Four years ago, this image changed the way we look at physics engines, and the world.Looks like rain, and 'bout time too. Hadn't seen a storm in these parts in I don't know how many months. It's been mighty hot and the crops been takin' a powerful beatin'. The beets are thirsty, and so are the good folks of Sunny Valley. They are thirsty for change. They are hungry for action.
As a grizzled old farmer I sometimes reflect on my life in this town and where it's taken me. After a hard day's plowin' I look yonder over the horizon and watch the sun set for the day, but my mind keeps on goin' back to one thing I 'ave never understood, why Asshole Physics hasn't been more widely implemented and accepted in the video game industry.
It's been almost four years since Lowtax coined the term "Asshole Physics" and wrote about it in an October 2003 update. Since then a few games have come along that have given you a chance to be a complete asshole such as Half-Life 2, Oblivion and not much else. Despite exposure on this web site and that dummy site that used to steal SA's content and put Adult Friend Finder ads above it, Asshole Physics hasn't really caught on.
What is Asshole Physics? Where is it going? What barriers are preventing more games with Asshole Physics from being developed? Is the author of this update just rehashing some old concept because it'll be easy and will let him hurry up and get back to Team Fortress 2? I will answer all those questions and more, and attempt to figure out why the world has forgotten Asshole Physics.
A long time ago during the golden age of video games interactivity meant facing a pixelated stripper and pressing the spacebar to give her a dollar in exchange for a quick flash, the going rate for a titty flash at the time. Exciting stuff for a 12-year-old I know. While it taught me how a real economy works, it wasn't very advanced. Video game physics were defined by a strict set of scripted rules. If something moved in a game, it did so because George Broussard told it to. And that goes for all games, not just the ones he designed.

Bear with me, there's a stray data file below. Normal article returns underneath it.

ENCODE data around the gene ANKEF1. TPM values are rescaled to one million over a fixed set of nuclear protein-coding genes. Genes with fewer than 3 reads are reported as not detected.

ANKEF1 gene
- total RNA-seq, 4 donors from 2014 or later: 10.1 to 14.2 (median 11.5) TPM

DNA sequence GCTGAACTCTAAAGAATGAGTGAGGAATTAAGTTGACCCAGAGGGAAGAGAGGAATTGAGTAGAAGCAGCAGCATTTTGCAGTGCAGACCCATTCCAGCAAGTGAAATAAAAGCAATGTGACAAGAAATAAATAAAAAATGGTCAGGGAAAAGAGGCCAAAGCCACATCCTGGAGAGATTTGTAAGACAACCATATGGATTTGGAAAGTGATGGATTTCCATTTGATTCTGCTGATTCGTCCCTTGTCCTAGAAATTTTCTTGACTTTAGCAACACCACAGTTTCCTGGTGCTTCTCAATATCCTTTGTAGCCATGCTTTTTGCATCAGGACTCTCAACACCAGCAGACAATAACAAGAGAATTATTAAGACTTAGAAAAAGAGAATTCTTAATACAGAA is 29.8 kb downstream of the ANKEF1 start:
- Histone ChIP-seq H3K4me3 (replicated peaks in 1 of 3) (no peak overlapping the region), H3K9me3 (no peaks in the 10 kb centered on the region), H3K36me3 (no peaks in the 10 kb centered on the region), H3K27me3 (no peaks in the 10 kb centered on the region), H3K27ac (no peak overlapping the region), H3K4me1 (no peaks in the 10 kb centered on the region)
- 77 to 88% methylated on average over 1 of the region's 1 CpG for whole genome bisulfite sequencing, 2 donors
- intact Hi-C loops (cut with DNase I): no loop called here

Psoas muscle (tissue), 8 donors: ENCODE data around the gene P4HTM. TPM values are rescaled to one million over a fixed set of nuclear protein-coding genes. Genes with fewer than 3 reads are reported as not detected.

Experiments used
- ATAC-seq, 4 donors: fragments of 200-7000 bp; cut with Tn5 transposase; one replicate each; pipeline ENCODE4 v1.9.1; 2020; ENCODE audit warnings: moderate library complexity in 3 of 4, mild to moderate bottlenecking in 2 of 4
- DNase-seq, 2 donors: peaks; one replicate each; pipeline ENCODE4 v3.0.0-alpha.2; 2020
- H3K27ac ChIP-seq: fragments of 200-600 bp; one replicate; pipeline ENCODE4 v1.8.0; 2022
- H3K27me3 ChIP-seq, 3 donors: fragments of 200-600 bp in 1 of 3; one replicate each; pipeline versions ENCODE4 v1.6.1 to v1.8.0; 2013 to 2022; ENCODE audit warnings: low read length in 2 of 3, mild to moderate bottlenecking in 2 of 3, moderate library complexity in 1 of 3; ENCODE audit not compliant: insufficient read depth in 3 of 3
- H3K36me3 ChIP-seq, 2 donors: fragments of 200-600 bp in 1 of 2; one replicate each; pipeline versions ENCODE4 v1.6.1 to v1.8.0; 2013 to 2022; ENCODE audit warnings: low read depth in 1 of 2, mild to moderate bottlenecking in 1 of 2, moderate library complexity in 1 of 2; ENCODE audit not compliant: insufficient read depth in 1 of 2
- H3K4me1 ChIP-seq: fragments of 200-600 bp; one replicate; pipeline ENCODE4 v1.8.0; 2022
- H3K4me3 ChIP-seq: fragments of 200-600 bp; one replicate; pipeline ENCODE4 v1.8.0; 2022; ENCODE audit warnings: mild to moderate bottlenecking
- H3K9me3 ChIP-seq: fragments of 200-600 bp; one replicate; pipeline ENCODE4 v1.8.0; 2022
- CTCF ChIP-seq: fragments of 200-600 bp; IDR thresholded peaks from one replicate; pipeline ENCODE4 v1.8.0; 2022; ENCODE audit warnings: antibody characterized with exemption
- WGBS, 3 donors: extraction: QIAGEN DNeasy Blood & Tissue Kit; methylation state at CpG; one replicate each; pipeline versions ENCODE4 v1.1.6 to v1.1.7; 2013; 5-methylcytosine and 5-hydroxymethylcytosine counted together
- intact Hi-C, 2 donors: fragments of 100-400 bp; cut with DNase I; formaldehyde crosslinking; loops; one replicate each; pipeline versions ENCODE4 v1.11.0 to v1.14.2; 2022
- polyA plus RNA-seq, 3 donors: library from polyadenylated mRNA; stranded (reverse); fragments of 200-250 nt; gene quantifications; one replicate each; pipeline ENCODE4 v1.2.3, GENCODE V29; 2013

When Mario jumped and broke a block to feed his crippling 'shroom addiction, the resulting pieces flew up in the air and fell off the screen the same way every time. They weren't launched in random directions, hitting a female police officer just trying to do some paperwork at her desk in the process. When I was a kid I always thought to myself, you know, someday you're going to able to do that in a video game, bother a woman while she tries to go about her business, and it will be glorious.
The trashcan that changed everything.That day finally came when Max Payne 2 was released. At one point during the angst-ridden adventure, the player comes across a police station featuring scripted NPCs depicting what cops do best, framing O.J. Known for placing all kinds of exciting interactive stuff in their game environments such as flushing toilets, light switches and whores, 3D Realms crafted one of the first true Asshole Physics playgrounds.
At the front of the station was a desk featuring a woman in a never ending ballet of data entry. Though the woman was firmly glued to the floor, the trash cans weren't. The player could easily kick the trash can in her general direction, hopefully paralyzing her in the process. Unfortunately the woman never reacts, much like my ex-girlfriend in bed. Hi-o! Still, Asshole Physics was born on that fateful day in that very police station and Max Payne 2 showcased its awesome potential.
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